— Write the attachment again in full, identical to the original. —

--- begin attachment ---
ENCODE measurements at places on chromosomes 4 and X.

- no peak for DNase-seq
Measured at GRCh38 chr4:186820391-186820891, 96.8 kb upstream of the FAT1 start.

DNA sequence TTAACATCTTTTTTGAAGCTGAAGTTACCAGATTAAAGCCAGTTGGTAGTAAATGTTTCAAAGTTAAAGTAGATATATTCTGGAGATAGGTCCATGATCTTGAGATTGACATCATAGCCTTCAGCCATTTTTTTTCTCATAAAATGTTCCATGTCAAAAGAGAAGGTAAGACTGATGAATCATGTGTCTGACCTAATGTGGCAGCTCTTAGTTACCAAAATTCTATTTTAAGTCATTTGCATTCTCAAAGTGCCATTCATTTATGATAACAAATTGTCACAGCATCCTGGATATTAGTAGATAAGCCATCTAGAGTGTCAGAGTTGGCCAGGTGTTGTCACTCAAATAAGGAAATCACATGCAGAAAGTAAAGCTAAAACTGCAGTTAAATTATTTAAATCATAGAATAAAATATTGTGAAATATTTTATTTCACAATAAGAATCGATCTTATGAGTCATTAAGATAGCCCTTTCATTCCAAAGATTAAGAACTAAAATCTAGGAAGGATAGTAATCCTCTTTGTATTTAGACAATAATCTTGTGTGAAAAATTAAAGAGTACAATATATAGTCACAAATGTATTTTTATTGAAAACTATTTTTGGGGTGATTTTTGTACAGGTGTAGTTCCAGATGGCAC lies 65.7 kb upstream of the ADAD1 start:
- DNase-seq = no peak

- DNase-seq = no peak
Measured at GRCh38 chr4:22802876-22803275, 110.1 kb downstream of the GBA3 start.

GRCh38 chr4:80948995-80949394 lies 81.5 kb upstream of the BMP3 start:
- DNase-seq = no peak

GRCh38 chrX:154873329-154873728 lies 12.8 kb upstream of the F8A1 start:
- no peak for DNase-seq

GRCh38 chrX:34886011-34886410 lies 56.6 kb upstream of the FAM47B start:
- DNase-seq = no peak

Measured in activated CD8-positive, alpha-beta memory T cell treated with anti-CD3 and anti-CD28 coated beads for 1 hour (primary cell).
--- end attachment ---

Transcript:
ENCODE measurements at places on chromosomes 4 and X.

- no peak for DNase-seq
Measured at GRCh38 chr4:186820391-186820891, 96.8 kb upstream of the FAT1 start.

DNA sequence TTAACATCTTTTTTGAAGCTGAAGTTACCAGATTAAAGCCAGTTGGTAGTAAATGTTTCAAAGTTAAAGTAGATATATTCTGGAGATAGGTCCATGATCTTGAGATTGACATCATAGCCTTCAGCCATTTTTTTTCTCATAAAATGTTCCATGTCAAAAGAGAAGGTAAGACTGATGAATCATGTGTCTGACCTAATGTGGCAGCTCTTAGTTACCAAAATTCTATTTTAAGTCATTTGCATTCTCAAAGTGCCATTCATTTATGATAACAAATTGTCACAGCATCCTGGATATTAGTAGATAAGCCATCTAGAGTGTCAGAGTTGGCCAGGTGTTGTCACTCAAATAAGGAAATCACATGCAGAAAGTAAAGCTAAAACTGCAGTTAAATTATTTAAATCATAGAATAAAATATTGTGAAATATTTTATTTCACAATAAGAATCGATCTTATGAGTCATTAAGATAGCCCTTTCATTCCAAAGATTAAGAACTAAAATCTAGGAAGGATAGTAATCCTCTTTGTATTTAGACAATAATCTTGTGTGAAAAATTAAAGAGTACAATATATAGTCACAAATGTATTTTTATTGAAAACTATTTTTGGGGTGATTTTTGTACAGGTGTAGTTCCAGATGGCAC lies 65.7 kb upstream of the ADAD1 start:
- DNase-seq = no peak

- DNase-seq = no peak
Measured at GRCh38 chr4:22802876-22803275, 110.1 kb downstream of the GBA3 start.

GRCh38 chr4:80948995-80949394 lies 81.5 kb upstream of the BMP3 start:
- DNase-seq = no peak

GRCh38 chrX:154873329-154873728 lies 12.8 kb upstream of the F8A1 start:
- no peak for DNase-seq

GRCh38 chrX:34886011-34886410 lies 56.6 kb upstream of the FAM47B start:
- DNase-seq = no peak

Measured in activated CD8-positive, alpha-beta memory T cell treated with anti-CD3 and anti-CD28 coated beads for 1 hour (primary cell).